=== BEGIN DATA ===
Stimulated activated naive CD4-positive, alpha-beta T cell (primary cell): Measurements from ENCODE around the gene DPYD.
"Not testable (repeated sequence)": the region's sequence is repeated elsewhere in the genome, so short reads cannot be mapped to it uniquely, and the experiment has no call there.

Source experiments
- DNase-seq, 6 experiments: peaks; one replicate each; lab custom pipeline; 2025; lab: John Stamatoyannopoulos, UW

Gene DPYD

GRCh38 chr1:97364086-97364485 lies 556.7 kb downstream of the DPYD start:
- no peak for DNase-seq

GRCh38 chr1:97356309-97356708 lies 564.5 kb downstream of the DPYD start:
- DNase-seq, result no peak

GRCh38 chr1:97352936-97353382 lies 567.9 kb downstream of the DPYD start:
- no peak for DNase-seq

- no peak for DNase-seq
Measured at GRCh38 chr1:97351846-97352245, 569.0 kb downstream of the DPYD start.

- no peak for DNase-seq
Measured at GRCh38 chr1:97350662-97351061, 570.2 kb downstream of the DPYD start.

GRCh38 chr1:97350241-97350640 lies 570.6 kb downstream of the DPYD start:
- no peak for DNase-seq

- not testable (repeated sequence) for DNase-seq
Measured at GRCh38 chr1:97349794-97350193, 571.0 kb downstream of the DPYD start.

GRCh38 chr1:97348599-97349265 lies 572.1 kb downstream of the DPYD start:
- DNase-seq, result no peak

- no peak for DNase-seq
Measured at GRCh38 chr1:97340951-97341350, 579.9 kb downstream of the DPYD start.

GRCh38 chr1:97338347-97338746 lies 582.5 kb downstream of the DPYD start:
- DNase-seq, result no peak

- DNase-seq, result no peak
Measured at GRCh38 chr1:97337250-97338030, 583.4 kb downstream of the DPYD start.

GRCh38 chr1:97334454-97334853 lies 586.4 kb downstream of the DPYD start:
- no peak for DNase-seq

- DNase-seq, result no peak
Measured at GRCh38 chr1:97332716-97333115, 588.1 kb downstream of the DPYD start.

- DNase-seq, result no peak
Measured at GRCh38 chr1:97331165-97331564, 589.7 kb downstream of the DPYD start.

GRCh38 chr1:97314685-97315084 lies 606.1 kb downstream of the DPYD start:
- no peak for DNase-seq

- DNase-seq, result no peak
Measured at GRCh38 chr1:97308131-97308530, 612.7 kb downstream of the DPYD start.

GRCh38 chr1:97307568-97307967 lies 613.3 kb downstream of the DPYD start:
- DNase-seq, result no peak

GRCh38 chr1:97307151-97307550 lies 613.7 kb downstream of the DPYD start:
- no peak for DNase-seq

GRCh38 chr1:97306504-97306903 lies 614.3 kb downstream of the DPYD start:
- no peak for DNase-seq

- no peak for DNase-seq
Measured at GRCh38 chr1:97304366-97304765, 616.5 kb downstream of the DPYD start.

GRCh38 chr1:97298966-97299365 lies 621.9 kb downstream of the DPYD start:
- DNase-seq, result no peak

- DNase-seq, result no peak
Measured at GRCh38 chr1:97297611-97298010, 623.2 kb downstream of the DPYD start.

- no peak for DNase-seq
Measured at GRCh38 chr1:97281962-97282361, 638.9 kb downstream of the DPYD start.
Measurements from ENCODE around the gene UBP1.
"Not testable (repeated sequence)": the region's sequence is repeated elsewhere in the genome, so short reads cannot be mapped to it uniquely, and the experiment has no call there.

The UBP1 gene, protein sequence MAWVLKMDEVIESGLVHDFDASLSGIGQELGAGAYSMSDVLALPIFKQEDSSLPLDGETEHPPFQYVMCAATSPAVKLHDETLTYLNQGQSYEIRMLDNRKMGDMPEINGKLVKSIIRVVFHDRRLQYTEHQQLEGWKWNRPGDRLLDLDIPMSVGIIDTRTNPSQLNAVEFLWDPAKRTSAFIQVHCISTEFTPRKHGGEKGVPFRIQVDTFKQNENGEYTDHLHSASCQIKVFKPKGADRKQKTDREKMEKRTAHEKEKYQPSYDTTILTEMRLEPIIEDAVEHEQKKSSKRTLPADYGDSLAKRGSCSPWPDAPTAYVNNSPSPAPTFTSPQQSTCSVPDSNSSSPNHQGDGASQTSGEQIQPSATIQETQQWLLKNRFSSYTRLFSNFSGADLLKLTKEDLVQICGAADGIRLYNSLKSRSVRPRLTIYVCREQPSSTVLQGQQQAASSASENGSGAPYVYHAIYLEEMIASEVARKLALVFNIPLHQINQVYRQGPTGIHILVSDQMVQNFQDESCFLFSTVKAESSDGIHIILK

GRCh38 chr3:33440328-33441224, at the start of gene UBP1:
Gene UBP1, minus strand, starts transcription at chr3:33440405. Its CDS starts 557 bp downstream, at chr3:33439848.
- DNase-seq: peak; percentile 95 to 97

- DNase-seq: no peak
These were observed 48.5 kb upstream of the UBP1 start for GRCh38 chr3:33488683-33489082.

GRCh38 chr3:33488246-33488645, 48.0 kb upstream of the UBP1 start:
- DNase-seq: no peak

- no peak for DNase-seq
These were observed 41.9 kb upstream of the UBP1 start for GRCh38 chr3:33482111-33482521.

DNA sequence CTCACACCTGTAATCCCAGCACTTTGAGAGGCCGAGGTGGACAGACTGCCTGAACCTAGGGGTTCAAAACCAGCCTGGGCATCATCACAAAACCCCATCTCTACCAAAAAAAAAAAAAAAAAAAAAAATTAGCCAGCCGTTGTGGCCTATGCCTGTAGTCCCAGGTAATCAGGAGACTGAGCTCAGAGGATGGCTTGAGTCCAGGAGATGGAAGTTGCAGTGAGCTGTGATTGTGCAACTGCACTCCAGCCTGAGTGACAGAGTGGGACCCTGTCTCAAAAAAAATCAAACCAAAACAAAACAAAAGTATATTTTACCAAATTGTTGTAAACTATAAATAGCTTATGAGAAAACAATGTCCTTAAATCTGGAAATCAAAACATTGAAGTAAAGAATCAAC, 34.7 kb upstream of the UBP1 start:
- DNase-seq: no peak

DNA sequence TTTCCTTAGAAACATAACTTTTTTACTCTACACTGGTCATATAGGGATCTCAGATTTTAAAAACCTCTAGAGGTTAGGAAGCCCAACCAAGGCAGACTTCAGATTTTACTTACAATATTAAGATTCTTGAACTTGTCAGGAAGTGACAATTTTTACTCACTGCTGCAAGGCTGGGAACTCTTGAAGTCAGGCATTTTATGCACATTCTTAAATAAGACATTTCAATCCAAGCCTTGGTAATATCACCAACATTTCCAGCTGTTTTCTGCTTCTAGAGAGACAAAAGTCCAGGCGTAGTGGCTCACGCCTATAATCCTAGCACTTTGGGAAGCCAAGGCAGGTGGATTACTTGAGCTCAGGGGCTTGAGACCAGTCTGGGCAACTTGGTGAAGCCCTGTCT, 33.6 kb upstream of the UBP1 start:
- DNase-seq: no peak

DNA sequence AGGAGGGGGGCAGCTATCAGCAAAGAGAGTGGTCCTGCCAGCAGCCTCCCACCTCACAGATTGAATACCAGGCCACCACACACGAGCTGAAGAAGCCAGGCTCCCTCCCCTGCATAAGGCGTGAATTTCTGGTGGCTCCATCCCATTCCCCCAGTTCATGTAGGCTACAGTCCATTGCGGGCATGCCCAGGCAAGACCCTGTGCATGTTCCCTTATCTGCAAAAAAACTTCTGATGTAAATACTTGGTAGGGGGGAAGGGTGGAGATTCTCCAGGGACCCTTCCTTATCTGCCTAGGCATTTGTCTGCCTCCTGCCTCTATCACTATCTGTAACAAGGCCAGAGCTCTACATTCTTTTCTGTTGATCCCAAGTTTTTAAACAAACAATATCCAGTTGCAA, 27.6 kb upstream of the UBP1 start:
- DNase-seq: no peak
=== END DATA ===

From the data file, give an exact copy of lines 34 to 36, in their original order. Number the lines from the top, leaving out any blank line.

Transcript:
GRCh38 chr1:97314685-97315084 lies 606.1 kb downstream of the DPYD start:
- no peak for DNase-seq

- DNase-seq, result no peak